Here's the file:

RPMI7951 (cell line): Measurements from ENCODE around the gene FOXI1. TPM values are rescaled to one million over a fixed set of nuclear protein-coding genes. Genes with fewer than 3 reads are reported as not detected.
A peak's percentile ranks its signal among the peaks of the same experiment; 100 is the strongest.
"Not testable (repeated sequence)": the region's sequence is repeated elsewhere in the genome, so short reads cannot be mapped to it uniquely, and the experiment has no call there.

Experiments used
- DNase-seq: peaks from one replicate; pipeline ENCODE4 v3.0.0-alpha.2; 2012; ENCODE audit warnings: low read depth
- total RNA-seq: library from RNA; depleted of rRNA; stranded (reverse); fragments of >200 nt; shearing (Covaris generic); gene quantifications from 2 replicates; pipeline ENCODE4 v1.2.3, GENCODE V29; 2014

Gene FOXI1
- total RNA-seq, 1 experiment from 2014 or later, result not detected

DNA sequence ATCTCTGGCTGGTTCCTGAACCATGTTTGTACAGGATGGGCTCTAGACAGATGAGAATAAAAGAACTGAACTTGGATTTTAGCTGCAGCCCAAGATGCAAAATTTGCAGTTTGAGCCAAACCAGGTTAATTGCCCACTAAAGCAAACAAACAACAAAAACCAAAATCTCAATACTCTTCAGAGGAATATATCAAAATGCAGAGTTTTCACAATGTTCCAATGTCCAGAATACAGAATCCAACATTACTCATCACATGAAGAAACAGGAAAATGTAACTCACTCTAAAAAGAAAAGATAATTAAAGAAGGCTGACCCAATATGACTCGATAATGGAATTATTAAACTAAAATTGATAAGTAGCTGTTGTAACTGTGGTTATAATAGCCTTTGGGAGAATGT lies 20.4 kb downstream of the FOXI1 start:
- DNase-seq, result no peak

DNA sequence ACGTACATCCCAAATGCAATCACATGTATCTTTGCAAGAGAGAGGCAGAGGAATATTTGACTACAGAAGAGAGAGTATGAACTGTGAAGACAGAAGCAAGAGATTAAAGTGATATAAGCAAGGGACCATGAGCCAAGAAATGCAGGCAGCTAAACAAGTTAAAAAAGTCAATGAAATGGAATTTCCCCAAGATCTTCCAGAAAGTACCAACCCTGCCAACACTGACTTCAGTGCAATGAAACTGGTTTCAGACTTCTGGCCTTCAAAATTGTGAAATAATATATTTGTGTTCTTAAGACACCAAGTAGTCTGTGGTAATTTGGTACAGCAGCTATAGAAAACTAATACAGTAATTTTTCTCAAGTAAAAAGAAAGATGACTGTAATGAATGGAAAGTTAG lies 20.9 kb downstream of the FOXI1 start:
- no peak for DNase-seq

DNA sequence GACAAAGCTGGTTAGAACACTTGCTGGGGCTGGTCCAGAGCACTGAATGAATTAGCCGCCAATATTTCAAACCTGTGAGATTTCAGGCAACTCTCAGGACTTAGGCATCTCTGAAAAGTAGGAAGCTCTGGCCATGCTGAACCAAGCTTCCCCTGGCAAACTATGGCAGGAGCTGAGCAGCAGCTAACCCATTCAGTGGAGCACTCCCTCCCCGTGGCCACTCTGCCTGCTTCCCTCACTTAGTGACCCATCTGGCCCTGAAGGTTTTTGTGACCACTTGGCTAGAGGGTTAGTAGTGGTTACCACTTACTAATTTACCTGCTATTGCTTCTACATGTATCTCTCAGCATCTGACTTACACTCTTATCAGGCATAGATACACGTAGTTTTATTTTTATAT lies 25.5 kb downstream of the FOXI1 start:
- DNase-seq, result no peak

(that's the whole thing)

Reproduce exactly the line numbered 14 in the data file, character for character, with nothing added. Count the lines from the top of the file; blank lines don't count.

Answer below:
- DNase-seq, result no peak